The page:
Kalak reared, standing on her hind legs in order to snuffle currents that had been above her when she was on all fours. Very faint and far away, but certainly on the ice pack, the dog barked again. Kalak got the scent of other dogs, and of six men. Among them she identified Agtuk, Toolah, and Nalee. The other three were strangers.

There was another scent, too, that of a mother polar bear with one cub. The pack of dogs broke into full cry. There came the hoarse shout of a man. Kalak dropped back to the ice and looked anxiously at her cubs.

She knew as well as though she were present what was happening across the pack. The men and dogs had struck the fresh trail of the mother bear and her cub. They had followed, and brought their quarry to bay. The mother bear was backed against some hummock or ridge trying desperately to defend her baby while the men closed in with their lances.

Herding the cubs ahead of her, bunting them with her nose whenever they lagged, Kalak started deeper into the pack. She had never met an Eskimo, or even run across a sign of one, more than ten miles from shore. But she was still only halfway to that limit. She should have travelled harder and farther. There would be plenty of time to rest when her cubs were safe in the depths of the pack.

One of the female cubs stopped to lick at the new snow across which they travelled, and Kalak smacked her soundly. The cub skidded sideways into the snow, picked herself up, and ran on. The cubs were fast learning that there would be no arguments with their mother. If they did not do what she wanted done when she wanted it punishment was certain to be swift and severe. In her mind there could be no middle course; the penalty for disobedience might be death.

Across the pack, the cry of howling dogs subsided. The wind had changed, so that Kalak got neither the scent of the hunters nor that of the dogs. But still she urged them on.

Bigger and stronger than either of his sisters and therefore able to run ahead of them, the male cub had been leading the procession. Suddenly he braced his feet and stopped so suddenly that he almost slid into a cake of ice. In his eagerness to see better, the cub stood up, rearing his small length until he looked like a white teddy bear standing on the ice.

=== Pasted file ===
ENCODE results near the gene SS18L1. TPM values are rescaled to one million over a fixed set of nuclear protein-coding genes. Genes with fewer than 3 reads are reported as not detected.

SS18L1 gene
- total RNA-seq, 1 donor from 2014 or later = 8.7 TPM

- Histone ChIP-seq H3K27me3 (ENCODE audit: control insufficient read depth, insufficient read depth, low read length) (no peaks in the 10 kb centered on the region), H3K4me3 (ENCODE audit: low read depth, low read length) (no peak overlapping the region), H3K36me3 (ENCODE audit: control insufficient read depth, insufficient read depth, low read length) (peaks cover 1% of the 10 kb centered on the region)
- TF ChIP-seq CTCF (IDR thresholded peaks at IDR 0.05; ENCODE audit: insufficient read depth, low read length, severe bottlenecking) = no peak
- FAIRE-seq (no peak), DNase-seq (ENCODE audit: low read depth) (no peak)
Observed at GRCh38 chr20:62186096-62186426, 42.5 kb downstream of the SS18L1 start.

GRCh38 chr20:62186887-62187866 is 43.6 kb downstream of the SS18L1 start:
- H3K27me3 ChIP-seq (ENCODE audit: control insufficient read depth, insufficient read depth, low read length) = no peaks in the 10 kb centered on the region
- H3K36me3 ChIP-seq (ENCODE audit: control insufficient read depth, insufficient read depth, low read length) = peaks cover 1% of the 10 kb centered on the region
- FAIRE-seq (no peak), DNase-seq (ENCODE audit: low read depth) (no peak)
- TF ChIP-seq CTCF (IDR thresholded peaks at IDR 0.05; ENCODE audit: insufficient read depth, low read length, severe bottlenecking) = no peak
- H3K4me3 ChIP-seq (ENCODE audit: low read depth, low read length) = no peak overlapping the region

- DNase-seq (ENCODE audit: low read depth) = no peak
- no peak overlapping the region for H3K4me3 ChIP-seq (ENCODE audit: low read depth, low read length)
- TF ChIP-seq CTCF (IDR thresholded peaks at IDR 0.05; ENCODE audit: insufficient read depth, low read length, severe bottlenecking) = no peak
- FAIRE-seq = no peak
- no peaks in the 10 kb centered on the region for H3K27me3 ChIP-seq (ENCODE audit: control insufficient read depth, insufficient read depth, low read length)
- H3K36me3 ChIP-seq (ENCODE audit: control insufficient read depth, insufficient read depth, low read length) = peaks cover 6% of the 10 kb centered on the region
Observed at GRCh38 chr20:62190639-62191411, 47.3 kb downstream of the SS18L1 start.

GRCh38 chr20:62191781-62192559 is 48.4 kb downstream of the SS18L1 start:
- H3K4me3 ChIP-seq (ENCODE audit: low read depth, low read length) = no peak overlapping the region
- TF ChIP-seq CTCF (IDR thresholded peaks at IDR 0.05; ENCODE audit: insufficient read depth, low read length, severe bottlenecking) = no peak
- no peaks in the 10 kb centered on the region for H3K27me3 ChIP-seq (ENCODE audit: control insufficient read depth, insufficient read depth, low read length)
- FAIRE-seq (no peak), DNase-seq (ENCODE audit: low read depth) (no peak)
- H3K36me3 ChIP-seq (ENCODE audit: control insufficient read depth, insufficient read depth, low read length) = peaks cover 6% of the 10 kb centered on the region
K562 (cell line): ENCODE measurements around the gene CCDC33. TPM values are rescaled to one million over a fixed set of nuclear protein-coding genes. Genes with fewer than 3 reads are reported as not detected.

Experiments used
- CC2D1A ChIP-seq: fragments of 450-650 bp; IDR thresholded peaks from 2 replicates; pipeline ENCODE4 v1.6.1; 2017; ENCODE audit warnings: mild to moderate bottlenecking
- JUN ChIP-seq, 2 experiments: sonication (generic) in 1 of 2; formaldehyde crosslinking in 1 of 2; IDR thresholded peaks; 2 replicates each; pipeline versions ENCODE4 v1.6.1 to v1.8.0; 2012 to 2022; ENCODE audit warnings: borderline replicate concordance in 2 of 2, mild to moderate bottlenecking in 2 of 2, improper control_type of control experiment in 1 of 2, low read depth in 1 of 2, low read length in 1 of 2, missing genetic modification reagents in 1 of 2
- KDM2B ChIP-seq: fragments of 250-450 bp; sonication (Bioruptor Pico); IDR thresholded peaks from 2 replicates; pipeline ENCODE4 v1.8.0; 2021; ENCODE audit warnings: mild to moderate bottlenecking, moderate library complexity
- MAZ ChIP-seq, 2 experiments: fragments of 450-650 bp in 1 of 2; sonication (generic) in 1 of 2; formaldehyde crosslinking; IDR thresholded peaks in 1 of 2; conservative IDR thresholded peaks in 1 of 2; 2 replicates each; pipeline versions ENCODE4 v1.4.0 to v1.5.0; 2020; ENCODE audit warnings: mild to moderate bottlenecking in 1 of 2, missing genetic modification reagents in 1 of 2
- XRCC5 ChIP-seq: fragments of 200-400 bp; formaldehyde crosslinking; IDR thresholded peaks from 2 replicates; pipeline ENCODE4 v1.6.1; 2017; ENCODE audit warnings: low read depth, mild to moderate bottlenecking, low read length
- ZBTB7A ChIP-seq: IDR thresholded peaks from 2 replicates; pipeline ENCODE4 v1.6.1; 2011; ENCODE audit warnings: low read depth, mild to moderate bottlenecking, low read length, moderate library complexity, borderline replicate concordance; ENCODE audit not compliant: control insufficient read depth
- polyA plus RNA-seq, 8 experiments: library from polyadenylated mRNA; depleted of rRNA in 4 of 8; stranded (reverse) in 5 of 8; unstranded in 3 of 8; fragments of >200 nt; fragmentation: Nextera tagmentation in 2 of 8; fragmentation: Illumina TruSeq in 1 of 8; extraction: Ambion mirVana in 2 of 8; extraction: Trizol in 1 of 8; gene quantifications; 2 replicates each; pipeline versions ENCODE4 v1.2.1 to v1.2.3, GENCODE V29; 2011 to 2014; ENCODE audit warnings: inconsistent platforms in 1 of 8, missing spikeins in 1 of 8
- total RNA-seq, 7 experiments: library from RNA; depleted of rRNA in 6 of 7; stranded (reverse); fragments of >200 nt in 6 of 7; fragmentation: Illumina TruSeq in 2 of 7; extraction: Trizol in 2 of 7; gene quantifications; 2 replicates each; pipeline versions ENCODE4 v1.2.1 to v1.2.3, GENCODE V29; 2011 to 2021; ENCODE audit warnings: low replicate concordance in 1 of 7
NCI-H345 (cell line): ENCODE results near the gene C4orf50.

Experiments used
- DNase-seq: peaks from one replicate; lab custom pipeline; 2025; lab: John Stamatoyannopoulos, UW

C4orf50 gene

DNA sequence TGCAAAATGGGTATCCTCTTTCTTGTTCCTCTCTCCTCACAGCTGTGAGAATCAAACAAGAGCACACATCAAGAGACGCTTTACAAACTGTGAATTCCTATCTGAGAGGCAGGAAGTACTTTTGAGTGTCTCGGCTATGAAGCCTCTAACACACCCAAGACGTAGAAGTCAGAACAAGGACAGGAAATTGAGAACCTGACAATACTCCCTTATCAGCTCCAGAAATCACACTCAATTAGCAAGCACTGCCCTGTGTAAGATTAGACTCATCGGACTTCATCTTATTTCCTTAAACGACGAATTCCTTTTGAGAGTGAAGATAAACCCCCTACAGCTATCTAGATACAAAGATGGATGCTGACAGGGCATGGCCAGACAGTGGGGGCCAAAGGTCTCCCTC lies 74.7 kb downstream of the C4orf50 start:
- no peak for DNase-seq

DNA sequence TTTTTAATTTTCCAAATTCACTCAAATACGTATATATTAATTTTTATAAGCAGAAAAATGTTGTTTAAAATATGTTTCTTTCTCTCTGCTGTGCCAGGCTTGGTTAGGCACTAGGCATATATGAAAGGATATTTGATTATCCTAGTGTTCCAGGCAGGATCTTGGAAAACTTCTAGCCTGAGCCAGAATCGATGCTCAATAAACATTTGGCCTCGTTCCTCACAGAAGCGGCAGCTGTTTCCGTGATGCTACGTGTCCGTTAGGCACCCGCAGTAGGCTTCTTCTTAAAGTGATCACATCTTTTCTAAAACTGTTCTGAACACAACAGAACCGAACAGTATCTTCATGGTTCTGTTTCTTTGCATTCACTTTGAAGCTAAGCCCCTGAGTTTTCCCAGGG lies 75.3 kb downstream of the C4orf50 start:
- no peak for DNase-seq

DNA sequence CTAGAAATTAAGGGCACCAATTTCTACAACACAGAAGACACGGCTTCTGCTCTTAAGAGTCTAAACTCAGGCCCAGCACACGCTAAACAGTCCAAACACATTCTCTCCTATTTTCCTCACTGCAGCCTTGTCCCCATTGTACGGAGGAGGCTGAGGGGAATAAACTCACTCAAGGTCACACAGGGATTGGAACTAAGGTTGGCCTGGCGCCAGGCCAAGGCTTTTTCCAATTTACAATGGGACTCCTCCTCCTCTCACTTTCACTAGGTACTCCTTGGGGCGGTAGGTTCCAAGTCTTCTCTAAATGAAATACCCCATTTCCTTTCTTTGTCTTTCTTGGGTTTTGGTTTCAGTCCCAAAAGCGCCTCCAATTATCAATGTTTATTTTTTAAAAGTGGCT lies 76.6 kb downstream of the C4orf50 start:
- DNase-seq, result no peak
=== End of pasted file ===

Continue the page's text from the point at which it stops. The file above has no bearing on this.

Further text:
With an immense bound Kalak leaped over her cubs and placed herself in front of them. Her neck was stretched, her head bent. The fur on her back ruffled as she snarled at the intruder who waited calmly beside a hummock.

It was her mate, the big male whom Kalak had last seen in the Bay of Seals. He had been far out on the pack enjoying a lazy and fat winter, but had become tired of isolation and loneliness and set out on another journey. Coolly he stood looking at Kalak and her cubs.

With a gurgling snarl Kalak warned him away. Walking between the cubs and her mate, the female continued toward the farther reaches of the ice pack. After the cubs and mother bear had passed, the mate swung in behind to follow them. He dropped a little farther back when Kalak whirled and snapped at him, but continued to follow. The big male wanted companionship and, even though he was obviously not welcome, he preferred Kalak's company to that of any other bear. He jogged contentedly along, not trying to come any nearer but falling no farther behind. A lonely gull appeared, wheeled over them a few times, and flapped away. Seals slid hastily into the water as they approached.

When Kalak stopped suddenly, the big male halted too. The wind had shifted again, and now was blowing from the shore straight out onto the pack. It carried to Kalak fresh news of the Eskimo hunters and their dogs. She stood a moment more, verifying with her nose the exact location of the hunters. A dog barked. Men yelled.